The Right Kind of Wrong: Clichés and Creative Writing

As I have said in previous blogs, most readers fall into two categories:  those who think that a novel is great because the plotline of the novel is great, and those who think a novel sucks because he thinks the plotline of the novel sucks.  If you are a writer who thinks this way as well, then I hate to burst your little bubble, but good writing and good plotlines do not go hand in hand.  I have read many books that had great plotlines behind them but the actual writing was atrocious.  Likewise, I have read some awesome books that really had a very weak plotline but I kept reading it anyway because it was so beautifully written.  As a writer, you will want to strive to have both a knockout plotline and be such a creative writer that people will want to read every word that you have written down.  And if you cannot do both, then you had better either be one hell of a writer or come up with such awesome plotlines that people don’t care that you are not that talented. 

‘Creative’ writing is subject to an individual’s own perspective.  In my opinion, being creative doesn’t just stop at coming up with a great plotline.  Often times writers get so hung up in trying to follow the rules of the English language and ‘proper’ writing ‘rules’ that they forget that writing is still an art form.  You are, in essence, trying to paint a picture, and words are the paint that you use to create that picture.  Creative writing isn’t about following rules and trying to sound like an English writing assignment.  It is about using the English language to create pictures in the mind’s eye of the reader.  For some, it comes natural.  For others, it’s like pulling teeth.  Ultimately, it is going to take practice, practice, practice.

I have read numerous articles and blogs regarding the use of clichés.  Most people know what a cliché is when it comes to single sentences or dialogue or even in some descriptions.  Basically, a cliché is something that has already been written about many, many times before.  For instance, if you have ever read about a grip that was  ‘vice-like’ then you have just read a clichéd description.  Big on romance?  Ever noticed that the man is often described as the clichéd tall, dark and handsome stranger?  Of course, I am guilty of this as well, but not because I want to use the cliché.  The men of my novels usually sound a lot like this simply because it is the type of man who I find extremely sexy, not because I can’t think of any other way for them to look.  Still, I have been accused of using this cliché to the extreme by a very outspoken critic.  What most readers do not understand is that often writers see their characters very clearly in their minds and cannot imagine the story without that character, or even imagine that character looking any other way.  Often times writers will get very emotionally attached to their characters and will not, or cannot, fathom the possibility of changing the way they look or act.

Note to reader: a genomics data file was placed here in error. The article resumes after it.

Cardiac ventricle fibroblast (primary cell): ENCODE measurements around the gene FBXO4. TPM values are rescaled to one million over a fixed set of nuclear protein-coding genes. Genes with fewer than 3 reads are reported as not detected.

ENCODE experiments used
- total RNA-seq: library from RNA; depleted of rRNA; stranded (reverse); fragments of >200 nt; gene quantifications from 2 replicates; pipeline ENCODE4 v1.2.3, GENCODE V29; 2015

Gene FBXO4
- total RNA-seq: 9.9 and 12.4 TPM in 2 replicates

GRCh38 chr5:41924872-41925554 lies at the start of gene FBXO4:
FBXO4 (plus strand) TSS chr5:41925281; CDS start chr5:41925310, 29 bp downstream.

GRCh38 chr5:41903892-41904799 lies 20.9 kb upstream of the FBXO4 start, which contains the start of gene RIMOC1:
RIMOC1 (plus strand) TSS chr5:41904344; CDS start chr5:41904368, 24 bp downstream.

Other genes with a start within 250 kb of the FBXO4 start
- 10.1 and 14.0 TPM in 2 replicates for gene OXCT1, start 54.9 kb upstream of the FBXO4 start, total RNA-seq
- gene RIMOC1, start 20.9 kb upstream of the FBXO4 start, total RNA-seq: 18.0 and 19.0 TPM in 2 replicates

If you are going to use this clichéd look for a character, then you will need to make him stand out in other ways.  Maybe he has a quirky personality trait or a scar or is blind in one eye or even missing a limb.  Whatever you do, don’t make your characters perfect, not even your vampires.  One of the points of writing is to create characters that seem real enough that your readers can relate to them.  If you have a novel full of absolute human perfection, your readers are going to get bored really quick.  Not to mention that we see enough ideals of ‘perfection’ on the covers of magazines.  No need for anorexic models in your reading material as well.

For the record, I will once again state my opinion that there is no right or wrong way to be a good writer.  Yes, there are things that you can do to polish your work and hammer out the kinks.  But the bottom line on using clichés will ultimately rest with the individual writer.  I myself use clichés all the time, to the extreme.  But I mix them up, change the traditional storyline around and add so many of my own unique twists that for some odd reason, all the clichés work for me rather than against me.  I, however, am not the norm for this.  I have been writing for twenty-eight years.  I have always written with the mentality of breaking every single writing rule that I possibly could.  Actually, I don’t just break them, I stomp all over them with a vengeful fury.  I have made it into an art form all its own.  For most writers, it simply is not going to work.  But I can give you some tips and tricks on why using them can actually work for you instead of against you.  Think of it as being a good writer in reverse.  Or as one writer so eloquently put it, ‘The right way to write wrong.’  This statement has been my motto for my entire writing career.